Johnniac


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Johnniac

(computer)
A mainframe computer based on a design by John von Neuman built at the Institute for Advanced Study, USA. The Johnniac went live in 1953 and was decommissioned in 1966. Its memory consisted of 80 special "Selectron" vacuum tubes, each of which held 256 bits of data.
This article is provided by FOLDOC - Free Online Dictionary of Computing (foldoc.org)
References in periodicals archive ?
The computer used was JohnNiac of the Institute for Advanced Study.
As its subtitle suggests, RAND and the Information Evolution contains project essays and a handful of light-hearted vignettes labeled as "lore, snippets, and snapshots." Preceding those portions are chapters covering infrastructural topics: the genesis and growth of RAND and its Computer Sciences Department, with particular attention to key individuals; acquisition of early computing equipment, from the Reeves Electronic Analog Computer in the late 1940s to the JOHNNIAC digital computer in the early 1950s; and expansion over time of RAND's computing facilities at the corporation's campus in Santa Monica, California.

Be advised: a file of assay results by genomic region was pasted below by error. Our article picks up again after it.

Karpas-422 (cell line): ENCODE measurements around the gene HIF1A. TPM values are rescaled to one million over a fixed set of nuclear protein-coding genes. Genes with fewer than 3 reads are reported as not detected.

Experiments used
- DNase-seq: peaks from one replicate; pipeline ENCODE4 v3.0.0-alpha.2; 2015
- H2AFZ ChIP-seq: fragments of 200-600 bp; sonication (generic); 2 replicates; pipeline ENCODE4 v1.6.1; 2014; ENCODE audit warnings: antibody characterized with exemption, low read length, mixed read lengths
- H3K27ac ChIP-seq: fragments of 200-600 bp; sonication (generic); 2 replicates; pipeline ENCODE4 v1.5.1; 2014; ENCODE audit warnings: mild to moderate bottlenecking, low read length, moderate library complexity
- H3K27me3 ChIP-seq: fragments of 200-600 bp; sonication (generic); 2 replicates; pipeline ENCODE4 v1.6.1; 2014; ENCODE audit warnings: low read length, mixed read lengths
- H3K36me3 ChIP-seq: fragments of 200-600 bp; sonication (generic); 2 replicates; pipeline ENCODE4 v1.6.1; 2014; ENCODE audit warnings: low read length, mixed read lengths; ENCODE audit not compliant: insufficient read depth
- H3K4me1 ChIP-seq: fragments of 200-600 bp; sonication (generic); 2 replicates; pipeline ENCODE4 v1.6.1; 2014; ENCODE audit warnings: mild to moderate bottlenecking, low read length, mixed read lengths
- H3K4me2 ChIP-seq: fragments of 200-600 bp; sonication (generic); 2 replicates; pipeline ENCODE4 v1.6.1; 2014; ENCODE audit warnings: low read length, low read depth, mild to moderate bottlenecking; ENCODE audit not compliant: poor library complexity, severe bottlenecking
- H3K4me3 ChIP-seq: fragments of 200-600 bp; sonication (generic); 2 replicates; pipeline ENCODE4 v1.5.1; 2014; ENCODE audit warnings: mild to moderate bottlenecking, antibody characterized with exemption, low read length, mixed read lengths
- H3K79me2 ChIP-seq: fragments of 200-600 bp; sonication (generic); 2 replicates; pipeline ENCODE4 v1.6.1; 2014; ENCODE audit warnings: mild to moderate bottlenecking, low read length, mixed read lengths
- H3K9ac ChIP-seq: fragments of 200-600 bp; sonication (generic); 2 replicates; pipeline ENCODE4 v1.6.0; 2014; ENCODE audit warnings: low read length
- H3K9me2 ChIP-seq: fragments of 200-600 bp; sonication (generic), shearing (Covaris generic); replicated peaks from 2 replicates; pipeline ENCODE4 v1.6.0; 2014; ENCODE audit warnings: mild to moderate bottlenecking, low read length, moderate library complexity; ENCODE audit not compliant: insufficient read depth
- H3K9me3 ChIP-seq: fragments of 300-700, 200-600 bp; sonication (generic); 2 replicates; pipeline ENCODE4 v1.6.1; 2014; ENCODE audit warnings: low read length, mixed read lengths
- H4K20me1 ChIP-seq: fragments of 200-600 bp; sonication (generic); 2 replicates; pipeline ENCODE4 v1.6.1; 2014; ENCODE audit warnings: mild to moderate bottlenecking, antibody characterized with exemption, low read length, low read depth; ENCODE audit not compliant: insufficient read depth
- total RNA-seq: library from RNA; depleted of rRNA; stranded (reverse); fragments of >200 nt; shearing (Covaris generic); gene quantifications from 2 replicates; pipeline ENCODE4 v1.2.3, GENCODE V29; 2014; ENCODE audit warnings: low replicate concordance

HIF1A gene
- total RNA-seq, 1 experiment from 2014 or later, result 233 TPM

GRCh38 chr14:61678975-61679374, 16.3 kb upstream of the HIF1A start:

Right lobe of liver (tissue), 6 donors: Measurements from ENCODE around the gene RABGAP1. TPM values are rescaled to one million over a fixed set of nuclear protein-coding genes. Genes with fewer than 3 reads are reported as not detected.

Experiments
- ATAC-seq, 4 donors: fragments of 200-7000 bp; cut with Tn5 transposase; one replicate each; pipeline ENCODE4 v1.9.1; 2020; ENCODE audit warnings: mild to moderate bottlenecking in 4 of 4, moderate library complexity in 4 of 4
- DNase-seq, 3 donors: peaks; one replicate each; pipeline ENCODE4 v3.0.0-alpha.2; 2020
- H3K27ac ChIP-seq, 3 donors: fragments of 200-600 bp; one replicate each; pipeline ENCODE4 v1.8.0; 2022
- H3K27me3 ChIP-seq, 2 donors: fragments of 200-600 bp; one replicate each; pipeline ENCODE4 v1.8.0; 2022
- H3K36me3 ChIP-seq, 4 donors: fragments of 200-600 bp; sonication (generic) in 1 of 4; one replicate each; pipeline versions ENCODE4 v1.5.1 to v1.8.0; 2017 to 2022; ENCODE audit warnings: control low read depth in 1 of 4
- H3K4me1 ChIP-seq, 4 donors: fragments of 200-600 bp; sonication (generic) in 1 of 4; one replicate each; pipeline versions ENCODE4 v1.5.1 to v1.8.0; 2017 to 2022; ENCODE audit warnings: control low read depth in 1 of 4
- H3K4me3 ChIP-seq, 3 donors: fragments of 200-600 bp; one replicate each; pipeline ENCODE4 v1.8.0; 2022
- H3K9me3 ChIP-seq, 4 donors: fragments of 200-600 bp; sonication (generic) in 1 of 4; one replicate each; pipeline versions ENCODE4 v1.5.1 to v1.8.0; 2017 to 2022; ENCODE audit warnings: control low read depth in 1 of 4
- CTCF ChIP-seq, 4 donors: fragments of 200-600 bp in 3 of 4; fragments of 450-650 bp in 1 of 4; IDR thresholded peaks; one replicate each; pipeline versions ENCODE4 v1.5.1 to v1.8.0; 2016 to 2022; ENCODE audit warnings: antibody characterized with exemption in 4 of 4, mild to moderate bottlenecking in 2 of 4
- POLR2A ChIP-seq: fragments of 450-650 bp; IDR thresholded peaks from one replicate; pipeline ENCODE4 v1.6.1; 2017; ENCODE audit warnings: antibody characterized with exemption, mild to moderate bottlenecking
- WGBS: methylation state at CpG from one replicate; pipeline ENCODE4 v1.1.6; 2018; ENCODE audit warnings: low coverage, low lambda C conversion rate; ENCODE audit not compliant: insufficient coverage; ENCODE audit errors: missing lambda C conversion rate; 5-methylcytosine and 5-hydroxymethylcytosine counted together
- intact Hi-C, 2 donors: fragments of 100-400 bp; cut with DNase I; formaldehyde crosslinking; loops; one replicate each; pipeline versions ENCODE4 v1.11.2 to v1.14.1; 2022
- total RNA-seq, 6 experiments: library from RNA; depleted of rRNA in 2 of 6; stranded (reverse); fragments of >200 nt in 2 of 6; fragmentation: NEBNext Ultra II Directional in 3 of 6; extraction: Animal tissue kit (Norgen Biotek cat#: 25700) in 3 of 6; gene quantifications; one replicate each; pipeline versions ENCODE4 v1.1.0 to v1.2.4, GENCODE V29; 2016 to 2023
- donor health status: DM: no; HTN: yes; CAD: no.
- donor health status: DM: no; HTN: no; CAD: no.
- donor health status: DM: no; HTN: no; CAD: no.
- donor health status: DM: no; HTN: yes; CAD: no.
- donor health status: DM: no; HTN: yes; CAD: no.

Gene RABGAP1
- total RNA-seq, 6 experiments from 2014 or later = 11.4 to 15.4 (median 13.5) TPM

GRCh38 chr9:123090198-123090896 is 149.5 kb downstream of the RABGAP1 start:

You were born in the early days of modern computing, on hot, bulky hardware with names few now remember, like JOHNNIAC; in strange and wonderful software called list structures, with stacks you could "push down" and "pop up," bearing arcane acronyms like IPL and FLPL.
At the elite think tank RAND, the IAS computer was affectionately named the JOHNNIAC.
The Selectron was the electrostatic tube used in the memory of the JOHNNIAC, built at the Rand Corporation.
Men like John McPherson and Wallace Eckert and Cuthbert Hurd and the undersigned were turning out the computers of the 1940s and early 1950s--yes, computers were people in those years--while Aiken was cranking out Bessel functions for the Navy and the academics were waiting for their MANIACs and JOHNNIACs and ORDVACs to operate.